Category: General English & Academic English
Punctuation Marks: Comma, Semicolon, and Colon (Part Two)
Rule 5: Using comma to set off multiple adjectives
A comma is possibly used to separate more than one adjective in a sentence.
Ex: She is a tall, beautiful teacher.
Ex: His pretty, red and expensive car was stolen.
Rule 6: Using comma for quotation
While quoting someone else’s thoughts and ideas, a comma should be placed before direct quotation.
Ex: He said to me, “I admire your dedication for the support of your country.”
Ex: Ted replied, saying, “I will invite you once I am back from the trip.”
Rule 7: Using comma for dates, numbers and addresses
Use a comma in dates, in numbers, to set off a city from the state
Ex: January 25, 2010
Ex: Saturday, December 20, 1990
Ex: Aims College is satiated in Greeley, Colorado.
Rule 8: Using comma to prevent confusion in reading
Ex: To Jay, Peter is an envious person.
Rule 9: Do not use comma to set off subject from the verb
INCORRECT: The most prominent attribute of a soccer player, is running fast.
INCORRECT: A city with knowledge citizens, is considered a prosperous one.
Rule 10: Do not use comma between two verbs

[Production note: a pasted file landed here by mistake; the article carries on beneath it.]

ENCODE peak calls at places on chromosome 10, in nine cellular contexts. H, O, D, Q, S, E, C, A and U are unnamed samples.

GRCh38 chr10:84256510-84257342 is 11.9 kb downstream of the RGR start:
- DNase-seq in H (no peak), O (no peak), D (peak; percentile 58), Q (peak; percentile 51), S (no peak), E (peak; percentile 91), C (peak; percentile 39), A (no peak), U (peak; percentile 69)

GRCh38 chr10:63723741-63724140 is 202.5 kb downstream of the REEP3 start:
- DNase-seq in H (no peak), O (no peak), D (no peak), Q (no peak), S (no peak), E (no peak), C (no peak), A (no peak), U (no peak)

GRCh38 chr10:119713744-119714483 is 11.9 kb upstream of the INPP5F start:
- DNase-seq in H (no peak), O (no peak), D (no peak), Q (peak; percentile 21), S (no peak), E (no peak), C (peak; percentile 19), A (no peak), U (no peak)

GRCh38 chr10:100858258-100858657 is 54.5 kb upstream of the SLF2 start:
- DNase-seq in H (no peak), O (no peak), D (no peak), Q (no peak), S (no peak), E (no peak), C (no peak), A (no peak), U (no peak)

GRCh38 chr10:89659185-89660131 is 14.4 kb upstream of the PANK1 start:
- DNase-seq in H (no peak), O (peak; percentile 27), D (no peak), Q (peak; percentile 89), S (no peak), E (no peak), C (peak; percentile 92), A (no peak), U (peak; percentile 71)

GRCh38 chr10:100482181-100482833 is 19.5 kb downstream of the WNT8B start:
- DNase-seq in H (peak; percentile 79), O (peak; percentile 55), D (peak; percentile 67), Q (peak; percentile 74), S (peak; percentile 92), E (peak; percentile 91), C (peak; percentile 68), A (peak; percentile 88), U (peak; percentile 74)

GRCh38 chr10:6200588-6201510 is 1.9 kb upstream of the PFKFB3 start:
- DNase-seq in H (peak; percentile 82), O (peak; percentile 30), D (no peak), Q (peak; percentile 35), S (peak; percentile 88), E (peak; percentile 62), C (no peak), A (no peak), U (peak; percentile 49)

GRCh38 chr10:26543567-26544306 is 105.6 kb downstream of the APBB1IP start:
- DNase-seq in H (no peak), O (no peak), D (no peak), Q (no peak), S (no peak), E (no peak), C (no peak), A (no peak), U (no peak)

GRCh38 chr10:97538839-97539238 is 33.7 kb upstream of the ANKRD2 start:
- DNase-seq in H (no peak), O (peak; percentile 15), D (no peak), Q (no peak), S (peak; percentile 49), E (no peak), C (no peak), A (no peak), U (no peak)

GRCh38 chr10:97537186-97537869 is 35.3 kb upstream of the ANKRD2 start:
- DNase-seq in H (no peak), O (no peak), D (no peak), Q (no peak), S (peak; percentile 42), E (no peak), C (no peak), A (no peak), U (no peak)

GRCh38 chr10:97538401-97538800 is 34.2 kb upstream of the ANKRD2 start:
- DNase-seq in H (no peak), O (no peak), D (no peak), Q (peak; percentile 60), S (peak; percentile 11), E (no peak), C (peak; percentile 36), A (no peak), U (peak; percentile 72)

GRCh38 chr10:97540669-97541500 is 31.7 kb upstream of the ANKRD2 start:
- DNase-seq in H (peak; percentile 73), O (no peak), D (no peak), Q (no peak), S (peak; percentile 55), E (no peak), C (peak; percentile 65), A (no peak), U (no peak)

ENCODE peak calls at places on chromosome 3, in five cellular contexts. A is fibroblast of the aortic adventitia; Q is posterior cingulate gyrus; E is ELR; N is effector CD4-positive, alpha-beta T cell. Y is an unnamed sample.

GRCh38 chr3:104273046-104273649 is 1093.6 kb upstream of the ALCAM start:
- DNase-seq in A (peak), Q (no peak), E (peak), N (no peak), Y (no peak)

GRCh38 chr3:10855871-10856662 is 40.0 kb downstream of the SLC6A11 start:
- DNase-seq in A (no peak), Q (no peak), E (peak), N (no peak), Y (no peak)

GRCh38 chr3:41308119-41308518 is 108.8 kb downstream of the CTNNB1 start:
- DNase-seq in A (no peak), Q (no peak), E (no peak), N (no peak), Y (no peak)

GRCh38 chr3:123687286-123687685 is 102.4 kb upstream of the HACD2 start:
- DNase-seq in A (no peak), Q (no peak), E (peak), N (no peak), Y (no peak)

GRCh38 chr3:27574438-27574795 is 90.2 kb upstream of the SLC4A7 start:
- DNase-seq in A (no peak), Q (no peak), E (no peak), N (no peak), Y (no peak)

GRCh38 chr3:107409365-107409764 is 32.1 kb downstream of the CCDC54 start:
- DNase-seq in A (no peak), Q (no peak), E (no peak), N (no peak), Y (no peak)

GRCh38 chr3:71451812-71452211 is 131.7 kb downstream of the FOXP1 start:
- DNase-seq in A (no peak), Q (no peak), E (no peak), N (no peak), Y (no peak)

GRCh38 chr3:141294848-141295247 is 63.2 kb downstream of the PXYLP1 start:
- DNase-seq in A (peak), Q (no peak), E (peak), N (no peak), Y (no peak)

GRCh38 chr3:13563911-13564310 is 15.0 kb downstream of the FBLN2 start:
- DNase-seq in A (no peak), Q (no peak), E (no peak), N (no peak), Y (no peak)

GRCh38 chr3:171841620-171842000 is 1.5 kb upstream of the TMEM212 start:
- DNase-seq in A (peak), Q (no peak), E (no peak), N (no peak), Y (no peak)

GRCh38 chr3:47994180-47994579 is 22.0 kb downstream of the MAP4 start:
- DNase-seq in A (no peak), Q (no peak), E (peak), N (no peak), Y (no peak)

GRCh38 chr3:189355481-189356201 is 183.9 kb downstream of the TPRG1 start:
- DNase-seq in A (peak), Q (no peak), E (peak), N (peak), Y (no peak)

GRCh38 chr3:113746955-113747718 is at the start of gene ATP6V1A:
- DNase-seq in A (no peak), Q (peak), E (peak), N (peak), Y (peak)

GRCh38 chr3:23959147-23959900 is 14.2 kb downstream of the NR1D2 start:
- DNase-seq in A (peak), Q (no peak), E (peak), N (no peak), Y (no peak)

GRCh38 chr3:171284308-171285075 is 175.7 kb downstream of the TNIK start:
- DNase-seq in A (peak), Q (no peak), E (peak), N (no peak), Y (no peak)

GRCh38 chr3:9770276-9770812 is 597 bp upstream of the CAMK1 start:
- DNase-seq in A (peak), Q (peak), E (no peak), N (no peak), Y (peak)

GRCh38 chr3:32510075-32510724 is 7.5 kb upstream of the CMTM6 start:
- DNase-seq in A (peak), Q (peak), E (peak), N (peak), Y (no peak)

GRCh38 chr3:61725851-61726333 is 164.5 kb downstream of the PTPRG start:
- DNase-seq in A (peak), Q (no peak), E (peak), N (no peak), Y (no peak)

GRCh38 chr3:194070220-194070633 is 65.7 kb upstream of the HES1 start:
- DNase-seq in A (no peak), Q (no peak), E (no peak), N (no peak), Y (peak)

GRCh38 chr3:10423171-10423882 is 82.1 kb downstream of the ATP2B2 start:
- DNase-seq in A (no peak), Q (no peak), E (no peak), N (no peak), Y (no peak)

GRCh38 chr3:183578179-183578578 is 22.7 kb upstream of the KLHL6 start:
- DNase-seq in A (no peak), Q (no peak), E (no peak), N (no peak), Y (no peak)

INCORRECT: She came back home, and began to clean the house.
A Semicolon can be as an alternative to a comma and a coordinating conjunction ( for, and, nor, but, or, yet, so) and it is used to separate two complete thoughts—two independent clauses.
Ex: Smith went to the kindergarten; his little sister with him.
Ex: Lily moved to England; she lived there for about 25 years.
Use a semicolon before transitional words such as however, in other words, therefore, nevertheless, and use a comma after these words.
Ex: Tobby graduated from university with grade results; therefore, he received a scholarship from Harward University.
A semicolon can be used between items in a series when these items themselves have a comma.
Ex: They visited Japan, Thailand, and China in winter; Germany, Spain and France in spring; and North American in fall.
Colon is used to offering a group of items.
Ex: I want these items for breakfast: cheese, toast, butter and jam.
A colon can be used instead of the semicolon—between two independent clauses if the send clause is the paraphrase or illustration of the first clause.
Ex: Don’t forget the old saying: follow your dreams.